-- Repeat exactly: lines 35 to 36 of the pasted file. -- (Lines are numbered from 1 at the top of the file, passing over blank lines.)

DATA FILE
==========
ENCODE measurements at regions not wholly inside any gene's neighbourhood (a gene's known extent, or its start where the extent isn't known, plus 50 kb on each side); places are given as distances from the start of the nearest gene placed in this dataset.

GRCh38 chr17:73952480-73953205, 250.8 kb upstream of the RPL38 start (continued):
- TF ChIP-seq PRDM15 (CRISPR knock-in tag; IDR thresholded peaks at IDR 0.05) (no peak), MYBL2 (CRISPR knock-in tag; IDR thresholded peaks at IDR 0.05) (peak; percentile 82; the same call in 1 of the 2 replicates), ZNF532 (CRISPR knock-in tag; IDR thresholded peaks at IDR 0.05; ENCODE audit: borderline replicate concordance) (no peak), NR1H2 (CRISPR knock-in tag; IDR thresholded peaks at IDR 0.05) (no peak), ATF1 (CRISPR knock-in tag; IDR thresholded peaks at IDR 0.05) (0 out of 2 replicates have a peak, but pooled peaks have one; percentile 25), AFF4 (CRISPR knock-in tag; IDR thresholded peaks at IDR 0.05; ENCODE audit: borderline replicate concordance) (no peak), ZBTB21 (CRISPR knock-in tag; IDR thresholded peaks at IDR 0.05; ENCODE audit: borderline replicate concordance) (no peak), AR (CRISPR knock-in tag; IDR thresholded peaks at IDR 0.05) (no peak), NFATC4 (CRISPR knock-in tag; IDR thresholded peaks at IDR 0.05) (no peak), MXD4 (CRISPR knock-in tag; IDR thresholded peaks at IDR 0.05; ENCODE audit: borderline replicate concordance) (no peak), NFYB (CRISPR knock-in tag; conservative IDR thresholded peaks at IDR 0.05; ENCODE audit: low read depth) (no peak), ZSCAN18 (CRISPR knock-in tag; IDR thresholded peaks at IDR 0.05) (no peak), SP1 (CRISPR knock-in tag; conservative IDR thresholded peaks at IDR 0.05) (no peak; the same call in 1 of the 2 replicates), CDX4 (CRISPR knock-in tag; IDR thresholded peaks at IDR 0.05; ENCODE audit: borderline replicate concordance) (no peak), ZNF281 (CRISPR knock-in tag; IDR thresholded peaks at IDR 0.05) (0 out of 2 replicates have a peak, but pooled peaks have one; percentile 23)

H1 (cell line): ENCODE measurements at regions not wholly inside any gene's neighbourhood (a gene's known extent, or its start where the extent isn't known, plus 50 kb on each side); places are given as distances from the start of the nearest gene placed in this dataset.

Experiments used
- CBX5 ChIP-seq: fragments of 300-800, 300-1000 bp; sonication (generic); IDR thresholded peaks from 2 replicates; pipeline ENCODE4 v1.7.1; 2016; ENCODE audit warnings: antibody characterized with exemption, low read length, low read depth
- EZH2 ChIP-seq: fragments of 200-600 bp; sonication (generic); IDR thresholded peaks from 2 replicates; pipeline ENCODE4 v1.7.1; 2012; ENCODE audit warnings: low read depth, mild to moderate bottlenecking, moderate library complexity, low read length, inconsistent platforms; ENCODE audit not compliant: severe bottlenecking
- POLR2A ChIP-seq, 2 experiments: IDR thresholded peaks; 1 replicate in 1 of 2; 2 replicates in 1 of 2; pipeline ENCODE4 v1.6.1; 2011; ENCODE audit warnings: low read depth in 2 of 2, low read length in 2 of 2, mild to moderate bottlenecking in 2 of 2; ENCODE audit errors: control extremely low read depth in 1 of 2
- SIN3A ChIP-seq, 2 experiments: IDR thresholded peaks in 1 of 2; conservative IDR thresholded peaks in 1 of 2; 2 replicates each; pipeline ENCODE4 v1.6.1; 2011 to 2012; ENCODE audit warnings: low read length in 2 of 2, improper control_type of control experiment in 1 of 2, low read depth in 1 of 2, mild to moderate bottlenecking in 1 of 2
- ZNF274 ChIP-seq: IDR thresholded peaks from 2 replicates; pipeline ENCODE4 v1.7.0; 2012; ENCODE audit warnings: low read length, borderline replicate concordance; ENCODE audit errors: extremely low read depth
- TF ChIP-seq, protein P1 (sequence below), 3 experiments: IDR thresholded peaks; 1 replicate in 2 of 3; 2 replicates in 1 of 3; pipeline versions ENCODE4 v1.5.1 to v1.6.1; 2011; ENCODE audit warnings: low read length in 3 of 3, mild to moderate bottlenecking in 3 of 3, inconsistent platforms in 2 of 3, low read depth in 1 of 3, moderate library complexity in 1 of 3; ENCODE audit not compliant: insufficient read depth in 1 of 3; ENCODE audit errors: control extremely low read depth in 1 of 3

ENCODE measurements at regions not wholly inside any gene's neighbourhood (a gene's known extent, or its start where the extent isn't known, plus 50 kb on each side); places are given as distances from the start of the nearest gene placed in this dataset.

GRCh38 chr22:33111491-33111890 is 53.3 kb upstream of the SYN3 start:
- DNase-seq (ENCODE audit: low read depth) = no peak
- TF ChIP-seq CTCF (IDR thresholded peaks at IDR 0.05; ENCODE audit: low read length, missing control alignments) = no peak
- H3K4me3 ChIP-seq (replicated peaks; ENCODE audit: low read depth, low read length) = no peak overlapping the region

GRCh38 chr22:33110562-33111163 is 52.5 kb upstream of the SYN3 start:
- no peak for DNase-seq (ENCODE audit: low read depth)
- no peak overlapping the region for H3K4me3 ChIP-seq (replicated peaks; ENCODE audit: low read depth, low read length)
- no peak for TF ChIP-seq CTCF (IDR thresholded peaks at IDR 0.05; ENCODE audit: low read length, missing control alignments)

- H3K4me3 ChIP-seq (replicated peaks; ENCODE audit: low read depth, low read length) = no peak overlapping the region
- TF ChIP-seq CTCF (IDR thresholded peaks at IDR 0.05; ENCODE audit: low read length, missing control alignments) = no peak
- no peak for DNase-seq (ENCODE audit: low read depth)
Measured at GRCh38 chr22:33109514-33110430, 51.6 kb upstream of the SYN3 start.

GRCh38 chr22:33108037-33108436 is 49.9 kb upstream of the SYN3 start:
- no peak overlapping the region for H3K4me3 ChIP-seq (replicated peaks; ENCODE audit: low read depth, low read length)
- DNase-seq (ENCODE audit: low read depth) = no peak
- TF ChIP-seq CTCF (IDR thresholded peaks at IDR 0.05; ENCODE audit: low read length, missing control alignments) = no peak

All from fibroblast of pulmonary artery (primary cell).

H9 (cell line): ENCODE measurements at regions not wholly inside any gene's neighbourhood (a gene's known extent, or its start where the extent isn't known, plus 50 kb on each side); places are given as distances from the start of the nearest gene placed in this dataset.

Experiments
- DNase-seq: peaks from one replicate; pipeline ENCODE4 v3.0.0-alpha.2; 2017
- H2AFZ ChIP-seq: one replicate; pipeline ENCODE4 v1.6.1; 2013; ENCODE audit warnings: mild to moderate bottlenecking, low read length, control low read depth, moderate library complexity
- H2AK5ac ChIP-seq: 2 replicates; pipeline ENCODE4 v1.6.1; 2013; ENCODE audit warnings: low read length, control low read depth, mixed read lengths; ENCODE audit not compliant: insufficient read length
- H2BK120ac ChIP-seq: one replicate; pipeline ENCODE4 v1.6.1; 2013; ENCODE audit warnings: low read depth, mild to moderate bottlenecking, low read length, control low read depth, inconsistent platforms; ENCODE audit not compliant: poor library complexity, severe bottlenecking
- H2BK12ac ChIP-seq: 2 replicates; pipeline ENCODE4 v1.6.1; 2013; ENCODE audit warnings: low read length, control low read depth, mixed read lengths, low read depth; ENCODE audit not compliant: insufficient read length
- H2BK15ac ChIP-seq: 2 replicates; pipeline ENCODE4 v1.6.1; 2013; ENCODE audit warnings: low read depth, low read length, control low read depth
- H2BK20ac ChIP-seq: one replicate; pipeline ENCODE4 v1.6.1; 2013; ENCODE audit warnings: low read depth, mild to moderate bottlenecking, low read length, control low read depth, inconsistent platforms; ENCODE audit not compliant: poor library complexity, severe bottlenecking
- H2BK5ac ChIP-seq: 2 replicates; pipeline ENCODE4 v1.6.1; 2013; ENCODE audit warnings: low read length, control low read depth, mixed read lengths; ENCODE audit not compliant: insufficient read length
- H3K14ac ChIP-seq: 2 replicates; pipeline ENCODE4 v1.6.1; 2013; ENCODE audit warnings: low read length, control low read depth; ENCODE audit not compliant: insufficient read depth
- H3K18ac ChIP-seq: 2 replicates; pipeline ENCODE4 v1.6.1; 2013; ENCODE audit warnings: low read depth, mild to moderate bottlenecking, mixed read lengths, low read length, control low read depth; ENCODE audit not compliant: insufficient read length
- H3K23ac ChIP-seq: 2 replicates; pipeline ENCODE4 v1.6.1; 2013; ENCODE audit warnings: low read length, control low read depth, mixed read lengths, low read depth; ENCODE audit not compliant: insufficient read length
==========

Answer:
- H2BK120ac ChIP-seq: one replicate; pipeline ENCODE4 v1.6.1; 2013; ENCODE audit warnings: low read depth, mild to moderate bottlenecking, low read length, control low read depth, inconsistent platforms; ENCODE audit not compliant: poor library complexity, severe bottlenecking
- H2BK12ac ChIP-seq: 2 replicates; pipeline ENCODE4 v1.6.1; 2013; ENCODE audit warnings: low read length, control low read depth, mixed read lengths, low read depth; ENCODE audit not compliant: insufficient read length